We sat around the fire shed and chatted for a while. About the time coffee was ready Lupe asked if we would be interested in some bread, to which we said yes. Turns out that while they were excited about that answer, we felt horrible and utterly confused at what happened next. Rather then just walking to the house to get bread, everyone jumped up, piled in the truck, and before we realized what was going on they drove off into town to buy us some bread. We were extremely honored and horrified that this family, surely making very little money, would drive all the way into town to get us some bloody bread when we really weren't hungry, we just didn't want to be rude and say no to what we had assumed was home made bread in the house They returned about 30min later with a huge tray piled high with pastries...we then understood the excitement at our saying yes! We sat around for another few hours eating the delicious bread they were so proud of and drinking coffee, using one of my flashlights wedged in the roof for light. The girls slowly made their way to bed, leaving just Lupe who would get up every few minutes, remind us that there were more pastries to be eaten, and stoke the fire.
I managed to get this shot one of the times that he got up to put more wood on.
Forrest and I were beginning to feel bad again, knowing that Lupe had to work early and we were keeping him up, but eventually he headed off to bed, leaving us to roll out our bags under the shed roof.
Thursday morning we awoke from a long night of barking dogs, and as we rolled up our bags Lupe and Clara came out and began making a feast of a breakfast for us.
We started with some more coffee
Then Clara began making tortillas
Lupe fried up some eggs
Just in case that wasn't enough, there were of course more pastries from the night before, and Forrest and I also contributed some honeydew mellon, papaya, and pineapple. It was an awesome breakfast, leaving us with happily stuffed bellies
I took a few quick shots around the ranch houses, and then it was time to go as we needed to get to Mexico City at a reasonable hour.
We made good time down to Mexico city where we were able to find Forrest a much needed rear tire and some other parts before following our next host, Lance, to his house in Cuernavaca, south of Mexico City last night.
Today has been a long, enjoyable, and frustrating day, but seeing as how we will now be here for the next few days while Porky gets a new clutch, I will have plenty of time to update all that at a later time. For now, it is 230am and I am totally exhausted.
You guys are getting some really great shots. Can't wait until you make it to South America.
My Wandering Soul
Thanks Phil! Lets hope I make it! So far we're three weeks in and only to Mexico City, despite our best efforts.
Well we pulled into Antigua last night. I have lots of pictures to post, and plenty to tell, including spending the night in a soaking wet sleeping bag, riding all day in soaked gear, wiping out in a giant mud hole, and riding Mock Jesus through Guatemala on the best road south of the US border. Going to explore Antigua and the volcanos today, try to get parts at the BMW dealer tomorrow, my rear shock went out, so we'll see how that goes. I promise I will get pictures and writing updated as soon as I have time!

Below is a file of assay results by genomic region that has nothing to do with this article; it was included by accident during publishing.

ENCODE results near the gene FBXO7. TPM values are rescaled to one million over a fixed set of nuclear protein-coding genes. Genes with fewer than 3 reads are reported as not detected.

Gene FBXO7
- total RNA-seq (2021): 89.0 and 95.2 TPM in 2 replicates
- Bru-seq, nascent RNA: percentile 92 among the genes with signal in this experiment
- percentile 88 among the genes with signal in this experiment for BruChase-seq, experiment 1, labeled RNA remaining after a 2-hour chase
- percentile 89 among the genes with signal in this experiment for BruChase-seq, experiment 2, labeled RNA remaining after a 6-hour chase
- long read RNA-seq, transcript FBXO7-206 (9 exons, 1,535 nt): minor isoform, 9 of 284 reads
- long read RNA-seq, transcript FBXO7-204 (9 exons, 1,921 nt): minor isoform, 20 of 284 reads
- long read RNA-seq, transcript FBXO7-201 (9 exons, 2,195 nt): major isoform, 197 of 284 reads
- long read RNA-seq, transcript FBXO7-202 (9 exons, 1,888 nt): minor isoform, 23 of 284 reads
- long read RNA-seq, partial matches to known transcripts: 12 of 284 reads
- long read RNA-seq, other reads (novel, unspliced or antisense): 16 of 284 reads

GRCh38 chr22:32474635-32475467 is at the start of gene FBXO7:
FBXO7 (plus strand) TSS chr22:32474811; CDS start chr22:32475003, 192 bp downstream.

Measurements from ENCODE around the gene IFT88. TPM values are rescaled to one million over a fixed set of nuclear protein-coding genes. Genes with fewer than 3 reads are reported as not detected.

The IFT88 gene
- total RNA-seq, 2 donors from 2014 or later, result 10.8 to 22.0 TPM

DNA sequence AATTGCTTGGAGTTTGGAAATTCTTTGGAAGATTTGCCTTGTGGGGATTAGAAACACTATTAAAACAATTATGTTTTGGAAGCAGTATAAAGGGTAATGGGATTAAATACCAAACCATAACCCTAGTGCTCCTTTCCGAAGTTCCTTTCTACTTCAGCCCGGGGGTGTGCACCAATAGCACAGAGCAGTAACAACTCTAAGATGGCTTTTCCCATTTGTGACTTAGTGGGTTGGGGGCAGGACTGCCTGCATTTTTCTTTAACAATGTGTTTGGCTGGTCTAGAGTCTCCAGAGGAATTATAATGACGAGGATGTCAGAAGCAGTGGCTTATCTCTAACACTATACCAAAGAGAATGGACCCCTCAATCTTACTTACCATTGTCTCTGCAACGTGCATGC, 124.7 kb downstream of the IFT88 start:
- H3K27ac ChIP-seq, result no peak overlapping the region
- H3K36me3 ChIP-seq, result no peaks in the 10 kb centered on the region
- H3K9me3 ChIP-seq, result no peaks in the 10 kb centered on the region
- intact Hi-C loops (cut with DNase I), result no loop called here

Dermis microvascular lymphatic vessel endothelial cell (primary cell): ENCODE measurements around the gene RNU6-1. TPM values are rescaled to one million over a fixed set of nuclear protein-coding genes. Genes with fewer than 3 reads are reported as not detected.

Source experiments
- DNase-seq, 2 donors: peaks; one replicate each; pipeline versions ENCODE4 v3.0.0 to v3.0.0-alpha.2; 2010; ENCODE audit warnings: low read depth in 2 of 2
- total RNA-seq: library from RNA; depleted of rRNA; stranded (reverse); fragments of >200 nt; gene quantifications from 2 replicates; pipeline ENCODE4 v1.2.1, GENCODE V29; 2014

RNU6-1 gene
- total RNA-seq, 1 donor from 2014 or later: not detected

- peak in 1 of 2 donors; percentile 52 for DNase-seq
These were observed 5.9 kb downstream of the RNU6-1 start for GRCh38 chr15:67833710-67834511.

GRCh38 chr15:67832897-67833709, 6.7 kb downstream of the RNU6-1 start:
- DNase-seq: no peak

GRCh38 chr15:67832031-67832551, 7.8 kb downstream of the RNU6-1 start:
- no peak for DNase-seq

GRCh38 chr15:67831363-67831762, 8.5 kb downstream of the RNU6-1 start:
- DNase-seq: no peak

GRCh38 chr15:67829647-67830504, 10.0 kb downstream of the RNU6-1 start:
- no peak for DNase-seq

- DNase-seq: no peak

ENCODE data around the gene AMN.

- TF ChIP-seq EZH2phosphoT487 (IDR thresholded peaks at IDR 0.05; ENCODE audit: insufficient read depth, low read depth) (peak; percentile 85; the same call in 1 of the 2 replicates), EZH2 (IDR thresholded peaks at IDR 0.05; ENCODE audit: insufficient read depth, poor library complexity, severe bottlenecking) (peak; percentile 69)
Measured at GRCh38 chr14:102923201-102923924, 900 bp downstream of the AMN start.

Thanks for the trip updates! Fantastic pictures.
Moto's, Bikes, Cruisers, and Overland Vehicles
You guys are doing a great job with the story telling and images! The photos always are teh struggle for me and you guys have hit a home run with yours! Thanks!
02 DC Tacoma - OME, sliders, Budbuilt rear bumper and skid and ARB bumper
93 FZJ80 - stock but dual lockers and less than 200k miles
02 Conqueror Compact Trailer
74 FJ40, 91 Hilux, 98 4Runner, 98 Rav4 - All Sold
"I don't want to be joined to another object by an incline plane, wrapped helically around an axis."
Wow, I hadn't realized it had been so long since I had done a proper update! As it turned out, Porky doesn't need a new clutch, just a new cable.
That broke while we were riding over to Taxco, which is a really neat silver town, simular to Guanajuato, but even more mountainous. Despite the cable breaking on the way into town, I managed to coax the bike into a parking spot so that we could enjoy the town regardless. It's quite touristy, but also quite beautiful. Sadly, as per most of the places we've been, I don't have any good landscapes because it was just too hazy and you can barely make out the town. I do have some from in town though!
One of the first little restaurants we saw was covered in these flower...
As we walked into the Zocalo (central park or the like, depending on your translation), two little girls came running up asking if I wanted some gum for 10 pesos, so I told them gum and picture for 10 pesos...they thought that was a fabulous!
A view from our beer drinking patio looking East. This is upwind from the edge of town, hence why it is clear.
A rather colorful store...
Another shot of a little girl in town. She was apparently confined to the store and was not pleased to be there...
While walking around I found a perfect gift for Ustadza, but didn't have enough cash on hand and needed to find an ATM. While we were out looking for a functioning ATM, we got caught up in a parade celebrating the patron sait of the town? Or at least thats what I think it was all about.
Another girl on the square stuffing her face. For the record I'm not sexist, there were far more little girls then little boys.
The center of a hand made straw floor mat.
Church steeple. Apparently the son of a very rich miner wanted to be a priest, so the miner built the cathedral with his own money and the blessing of the Catholic Church in a record 10yrs. The interior was Godly with 24k gold plated everything, and different kinds of elaborately carved wood, etc. I tried to take some pictures but I didn't have a good lens for low light, so they were all way too blurry.